We had a big success with The Mother of Us All. From that point on I think I fell in love with American composers. Virgil explained the challenges for American composers for this sort of genre: American Lyric Theatre/American Opera. He told me how difficult it was for composers from this country to get their works done in the major opera houses. So over about a three-year period, Encompass transitioned into focusing on American Opera and New Music Theatre. There seemed to be a whole raft of material that nobody was touching. Marc Blitzstein’s Regina was our first hit.
Do you find yourself moving closer to theatre or to opera?
We think of it as music theatre. This is not to say that we couldn’t develop something that might be on Broadway. We almost did that with Elizabeth and Essex by Michael Stewart, Doug Katsaros, and Richard Engquist. Estelle Parsons played Queen Elizabeth. We probably aren’t going to do pop/rock because we really work more with legitimate singers or Broadway singers. Someone said that we fall between the cracks of the piano keys in the sense of what we do.
So, what are the next projects for ENOT?
One of the productions we are hoping to do is Virgil Thomson’s third opera, Lord Byron—it has never been done in a major opera house. We have been designated by the Virgil Thomson Foundation to do it, but it is a big work with 22 performers. The Met had commissioned it way back when. Jack Larson, who played Jimmy Olsen in the original Superman series, wrote the libretto. Jack also wrote the libretto for The Astronaut’s Tale, which we premiered at the Brooklyn Academy of Music, BAM Fisher. Charles Fussell wrote the music. We had a big hit with that. We have developed an audience.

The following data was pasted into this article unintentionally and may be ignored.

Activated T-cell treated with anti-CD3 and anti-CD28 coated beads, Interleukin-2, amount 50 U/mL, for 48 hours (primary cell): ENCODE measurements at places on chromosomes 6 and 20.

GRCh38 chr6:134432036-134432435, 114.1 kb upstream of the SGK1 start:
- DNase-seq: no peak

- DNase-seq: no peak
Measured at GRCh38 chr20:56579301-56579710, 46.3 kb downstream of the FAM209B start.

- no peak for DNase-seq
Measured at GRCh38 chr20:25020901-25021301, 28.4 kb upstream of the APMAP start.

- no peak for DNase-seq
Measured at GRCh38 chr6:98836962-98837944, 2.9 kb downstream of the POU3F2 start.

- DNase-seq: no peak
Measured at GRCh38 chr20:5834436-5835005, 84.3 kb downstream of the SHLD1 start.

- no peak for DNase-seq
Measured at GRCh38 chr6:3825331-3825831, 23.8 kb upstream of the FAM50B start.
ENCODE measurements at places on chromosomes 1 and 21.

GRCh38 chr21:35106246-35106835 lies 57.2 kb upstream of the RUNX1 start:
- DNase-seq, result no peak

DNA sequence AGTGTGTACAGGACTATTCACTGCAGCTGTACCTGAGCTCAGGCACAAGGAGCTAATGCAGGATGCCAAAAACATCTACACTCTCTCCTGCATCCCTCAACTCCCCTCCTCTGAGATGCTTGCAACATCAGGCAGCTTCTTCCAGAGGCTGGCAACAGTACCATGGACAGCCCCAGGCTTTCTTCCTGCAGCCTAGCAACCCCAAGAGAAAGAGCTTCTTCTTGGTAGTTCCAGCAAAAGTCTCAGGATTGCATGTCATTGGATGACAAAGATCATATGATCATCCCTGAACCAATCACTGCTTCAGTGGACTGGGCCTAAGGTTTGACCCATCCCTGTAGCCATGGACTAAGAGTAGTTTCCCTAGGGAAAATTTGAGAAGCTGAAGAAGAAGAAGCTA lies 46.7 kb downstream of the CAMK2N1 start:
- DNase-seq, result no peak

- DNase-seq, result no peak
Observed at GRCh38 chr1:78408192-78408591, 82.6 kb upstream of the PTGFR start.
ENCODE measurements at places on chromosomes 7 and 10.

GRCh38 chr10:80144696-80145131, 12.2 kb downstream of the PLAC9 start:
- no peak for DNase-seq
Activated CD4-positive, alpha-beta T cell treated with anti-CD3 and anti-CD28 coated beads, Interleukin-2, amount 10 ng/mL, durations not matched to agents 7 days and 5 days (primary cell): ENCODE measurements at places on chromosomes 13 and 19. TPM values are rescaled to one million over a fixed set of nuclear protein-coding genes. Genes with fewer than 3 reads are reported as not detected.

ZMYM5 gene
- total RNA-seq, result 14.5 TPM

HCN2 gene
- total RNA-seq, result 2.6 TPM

Another piece we have planned for the next season is John David Earnest’s The Theory of Everything, a piece that explores multiple dimensions and alternative universes. I wrote the libretto.
We are looking for more partnerships with other companies. We might collaborate with another company on a work or we might host them or they might host us. We would be very interested to make associations with colleges where they could rehearse it and present it at their school and then bring the production to New York with most or some of the cast, perhaps using some guest artists from New York.
It would be fantastic exposure for the singers. It would promote the singers, give prestige to the opera department, and give singers a chance to do more than one or two performances. I have always thought it was unfair to compare singers—who only have a chance to sing three or four performances total—with an actor who may have played a role countless times, especially in comedy.
Oh, I am so glad you brought that up. Sometimes with modern opera pieces, opening night is also closing night. When we had our own space, our shows played six weeks, and singers really experienced what it is to be a performer. For seven years we were located at 168 West 48th Street. We were up above a peep show and underneath a karate studio. People like Aaron Copland, Beverly Sills, Tony Randall, Robert Ward, Lukas Foss, and Lehman Engel came to see what we were doing. We once lost a computer repairman—he went to the peep show and didn’t make it up for a while. We had some good stories!
I would give anything to have our own theater again. We were able to do so much more. We were able to do five productions a year and we had workshops in between. Now we have to have the funding in place and we have to book the theater a year and a half in advance. It makes it so much more difficult.
We don’t always get the top billing because in NYC there’s the Met and the big institutions—but we’re still here.
“What I have observed over the years is that Nancy [Rhodes] chooses pieces that are dramatically viable with credible dramatic thrust and continuity. The other important element is that the piece is written in a way that is grateful for the singer to sing and for the audience to listen to. Many contemporary composers don’t understand that the voice has limitations which need to be taken into consideration to make an opera.”
—Mara Waldman, music director at Encompass New Opera Theatre